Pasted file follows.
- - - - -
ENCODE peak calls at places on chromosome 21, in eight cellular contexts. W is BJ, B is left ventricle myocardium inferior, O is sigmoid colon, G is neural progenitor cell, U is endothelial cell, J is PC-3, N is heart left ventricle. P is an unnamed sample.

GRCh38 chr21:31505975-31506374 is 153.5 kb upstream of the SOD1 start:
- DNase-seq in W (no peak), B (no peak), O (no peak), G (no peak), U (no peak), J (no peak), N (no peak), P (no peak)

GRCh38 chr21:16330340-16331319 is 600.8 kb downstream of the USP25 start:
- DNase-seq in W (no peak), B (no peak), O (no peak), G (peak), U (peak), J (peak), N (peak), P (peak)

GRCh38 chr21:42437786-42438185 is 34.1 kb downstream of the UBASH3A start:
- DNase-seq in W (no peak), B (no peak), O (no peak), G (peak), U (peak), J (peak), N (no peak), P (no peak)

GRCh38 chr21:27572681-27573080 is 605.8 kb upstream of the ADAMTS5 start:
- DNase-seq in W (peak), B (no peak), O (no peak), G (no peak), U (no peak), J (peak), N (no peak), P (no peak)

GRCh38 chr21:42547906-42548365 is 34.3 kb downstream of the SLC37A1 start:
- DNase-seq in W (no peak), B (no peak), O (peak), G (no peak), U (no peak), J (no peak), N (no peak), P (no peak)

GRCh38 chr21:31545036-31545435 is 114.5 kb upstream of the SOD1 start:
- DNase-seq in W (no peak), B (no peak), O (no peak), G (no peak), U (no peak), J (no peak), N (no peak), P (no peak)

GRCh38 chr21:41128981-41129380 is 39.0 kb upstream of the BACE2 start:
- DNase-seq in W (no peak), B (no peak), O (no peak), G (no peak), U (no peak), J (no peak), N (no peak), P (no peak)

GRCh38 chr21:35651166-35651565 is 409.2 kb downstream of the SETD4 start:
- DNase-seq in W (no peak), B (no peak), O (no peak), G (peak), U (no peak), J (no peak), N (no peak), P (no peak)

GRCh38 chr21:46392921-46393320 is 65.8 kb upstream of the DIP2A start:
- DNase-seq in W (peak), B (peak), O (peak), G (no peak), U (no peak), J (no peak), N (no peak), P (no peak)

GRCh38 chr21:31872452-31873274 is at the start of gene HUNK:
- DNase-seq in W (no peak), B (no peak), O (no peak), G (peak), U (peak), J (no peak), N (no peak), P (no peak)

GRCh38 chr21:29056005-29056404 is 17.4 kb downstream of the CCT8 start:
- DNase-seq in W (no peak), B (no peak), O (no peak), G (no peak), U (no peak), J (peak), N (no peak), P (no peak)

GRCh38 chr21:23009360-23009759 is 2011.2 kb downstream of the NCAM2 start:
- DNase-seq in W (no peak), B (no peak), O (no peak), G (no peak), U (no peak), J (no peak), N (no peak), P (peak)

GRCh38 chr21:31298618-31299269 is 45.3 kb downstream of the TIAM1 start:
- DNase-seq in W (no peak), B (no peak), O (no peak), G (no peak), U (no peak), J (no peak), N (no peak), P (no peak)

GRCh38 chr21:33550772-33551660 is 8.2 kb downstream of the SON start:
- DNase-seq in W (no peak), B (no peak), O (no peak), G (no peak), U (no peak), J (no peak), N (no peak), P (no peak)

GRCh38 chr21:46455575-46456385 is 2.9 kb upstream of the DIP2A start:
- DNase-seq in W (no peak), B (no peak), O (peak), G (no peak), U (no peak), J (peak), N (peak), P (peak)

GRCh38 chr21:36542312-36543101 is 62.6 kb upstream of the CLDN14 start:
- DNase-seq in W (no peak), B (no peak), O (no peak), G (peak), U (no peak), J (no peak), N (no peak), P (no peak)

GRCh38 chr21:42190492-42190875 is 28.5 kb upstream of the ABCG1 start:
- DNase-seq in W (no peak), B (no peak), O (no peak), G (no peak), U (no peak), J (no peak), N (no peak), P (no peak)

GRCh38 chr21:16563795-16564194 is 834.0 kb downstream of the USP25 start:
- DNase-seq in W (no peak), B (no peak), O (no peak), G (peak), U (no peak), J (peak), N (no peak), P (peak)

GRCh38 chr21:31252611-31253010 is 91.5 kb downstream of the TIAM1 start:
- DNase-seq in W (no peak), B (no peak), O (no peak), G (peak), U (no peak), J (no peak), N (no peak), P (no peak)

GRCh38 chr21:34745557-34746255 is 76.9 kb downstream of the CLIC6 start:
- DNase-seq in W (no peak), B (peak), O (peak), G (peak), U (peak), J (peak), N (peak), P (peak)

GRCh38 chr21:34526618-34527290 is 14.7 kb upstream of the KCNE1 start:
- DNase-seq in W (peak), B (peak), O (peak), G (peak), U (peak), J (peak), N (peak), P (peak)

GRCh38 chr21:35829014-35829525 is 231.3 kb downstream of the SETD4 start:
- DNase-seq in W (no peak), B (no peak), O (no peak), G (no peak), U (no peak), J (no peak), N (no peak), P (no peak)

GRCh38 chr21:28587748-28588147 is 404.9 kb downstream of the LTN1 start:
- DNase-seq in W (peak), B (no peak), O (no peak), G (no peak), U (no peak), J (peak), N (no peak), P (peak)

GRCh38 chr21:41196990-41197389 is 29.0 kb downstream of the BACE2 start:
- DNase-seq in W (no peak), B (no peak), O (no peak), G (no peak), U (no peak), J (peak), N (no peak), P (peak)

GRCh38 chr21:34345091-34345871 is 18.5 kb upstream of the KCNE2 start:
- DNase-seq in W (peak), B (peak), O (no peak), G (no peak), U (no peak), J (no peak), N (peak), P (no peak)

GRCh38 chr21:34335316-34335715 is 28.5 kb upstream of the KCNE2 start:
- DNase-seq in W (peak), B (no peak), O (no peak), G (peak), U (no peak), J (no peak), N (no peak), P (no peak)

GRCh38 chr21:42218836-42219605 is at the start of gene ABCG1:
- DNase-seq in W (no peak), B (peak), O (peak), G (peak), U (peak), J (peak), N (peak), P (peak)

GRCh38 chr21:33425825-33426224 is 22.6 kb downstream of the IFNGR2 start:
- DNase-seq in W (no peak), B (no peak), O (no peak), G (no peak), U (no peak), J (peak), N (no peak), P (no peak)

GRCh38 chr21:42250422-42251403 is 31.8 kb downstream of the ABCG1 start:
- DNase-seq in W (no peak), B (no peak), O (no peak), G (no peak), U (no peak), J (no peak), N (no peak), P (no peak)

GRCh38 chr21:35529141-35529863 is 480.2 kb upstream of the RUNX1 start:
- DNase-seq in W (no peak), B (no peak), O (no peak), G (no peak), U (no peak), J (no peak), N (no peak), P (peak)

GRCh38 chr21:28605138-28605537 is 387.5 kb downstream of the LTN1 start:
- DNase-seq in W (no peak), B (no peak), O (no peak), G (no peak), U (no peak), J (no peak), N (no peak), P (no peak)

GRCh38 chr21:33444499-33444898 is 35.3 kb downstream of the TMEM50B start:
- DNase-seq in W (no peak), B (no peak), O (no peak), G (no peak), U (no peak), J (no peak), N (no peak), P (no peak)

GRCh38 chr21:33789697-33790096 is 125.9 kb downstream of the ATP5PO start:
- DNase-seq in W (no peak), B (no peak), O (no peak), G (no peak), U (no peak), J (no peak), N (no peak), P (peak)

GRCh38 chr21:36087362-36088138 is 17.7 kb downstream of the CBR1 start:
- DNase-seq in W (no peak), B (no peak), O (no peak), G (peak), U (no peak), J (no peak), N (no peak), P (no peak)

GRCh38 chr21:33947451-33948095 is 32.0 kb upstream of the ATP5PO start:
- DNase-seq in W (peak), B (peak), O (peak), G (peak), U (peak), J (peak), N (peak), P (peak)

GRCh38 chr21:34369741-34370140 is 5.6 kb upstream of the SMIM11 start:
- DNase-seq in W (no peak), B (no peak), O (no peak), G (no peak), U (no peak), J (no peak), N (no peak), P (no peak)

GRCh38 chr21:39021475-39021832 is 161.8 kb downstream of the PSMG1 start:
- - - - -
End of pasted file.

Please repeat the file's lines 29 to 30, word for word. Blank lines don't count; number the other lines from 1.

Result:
- DNase-seq in W (no peak), B (no peak), O (no peak), G (no peak), U (no peak), J (no peak), N (no peak), P (no peak)

GRCh38 chr21:46455575-46456385 is 2.9 kb upstream of the DIP2A start: